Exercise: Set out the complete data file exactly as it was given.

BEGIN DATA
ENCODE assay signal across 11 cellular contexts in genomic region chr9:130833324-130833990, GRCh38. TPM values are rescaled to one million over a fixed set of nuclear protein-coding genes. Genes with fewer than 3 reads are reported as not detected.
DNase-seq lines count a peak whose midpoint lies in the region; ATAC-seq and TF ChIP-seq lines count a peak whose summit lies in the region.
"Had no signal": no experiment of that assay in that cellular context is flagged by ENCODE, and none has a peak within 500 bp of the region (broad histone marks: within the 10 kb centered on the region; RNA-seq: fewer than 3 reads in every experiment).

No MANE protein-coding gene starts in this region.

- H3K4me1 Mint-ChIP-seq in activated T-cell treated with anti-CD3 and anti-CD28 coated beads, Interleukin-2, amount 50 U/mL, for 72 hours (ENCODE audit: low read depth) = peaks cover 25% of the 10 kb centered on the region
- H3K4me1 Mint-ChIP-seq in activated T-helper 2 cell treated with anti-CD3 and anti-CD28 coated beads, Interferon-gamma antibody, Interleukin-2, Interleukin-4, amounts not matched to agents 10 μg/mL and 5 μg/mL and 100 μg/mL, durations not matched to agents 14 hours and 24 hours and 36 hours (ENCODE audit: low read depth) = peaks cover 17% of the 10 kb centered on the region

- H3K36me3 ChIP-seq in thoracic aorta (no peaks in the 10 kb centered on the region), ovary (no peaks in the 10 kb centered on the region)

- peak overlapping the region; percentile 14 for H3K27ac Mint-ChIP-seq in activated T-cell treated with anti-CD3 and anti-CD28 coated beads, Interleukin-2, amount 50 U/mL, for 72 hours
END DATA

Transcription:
ENCODE assay signal across 11 cellular contexts in genomic region chr9:130833324-130833990, GRCh38. TPM values are rescaled to one million over a fixed set of nuclear protein-coding genes. Genes with fewer than 3 reads are reported as not detected.
DNase-seq lines count a peak whose midpoint lies in the region; ATAC-seq and TF ChIP-seq lines count a peak whose summit lies in the region.
"Had no signal": no experiment of that assay in that cellular context is flagged by ENCODE, and none has a peak within 500 bp of the region (broad histone marks: within the 10 kb centered on the region; RNA-seq: fewer than 3 reads in every experiment).

No MANE protein-coding gene starts in this region.

- H3K4me1 Mint-ChIP-seq in activated T-cell treated with anti-CD3 and anti-CD28 coated beads, Interleukin-2, amount 50 U/mL, for 72 hours (ENCODE audit: low read depth) = peaks cover 25% of the 10 kb centered on the region
- H3K4me1 Mint-ChIP-seq in activated T-helper 2 cell treated with anti-CD3 and anti-CD28 coated beads, Interferon-gamma antibody, Interleukin-2, Interleukin-4, amounts not matched to agents 10 μg/mL and 5 μg/mL and 100 μg/mL, durations not matched to agents 14 hours and 24 hours and 36 hours (ENCODE audit: low read depth) = peaks cover 17% of the 10 kb centered on the region

- H3K36me3 ChIP-seq in thoracic aorta (no peaks in the 10 kb centered on the region), ovary (no peaks in the 10 kb centered on the region)

- peak overlapping the region; percentile 14 for H3K27ac Mint-ChIP-seq in activated T-cell treated with anti-CD3 and anti-CD28 coated beads, Interleukin-2, amount 50 U/mL, for 72 hours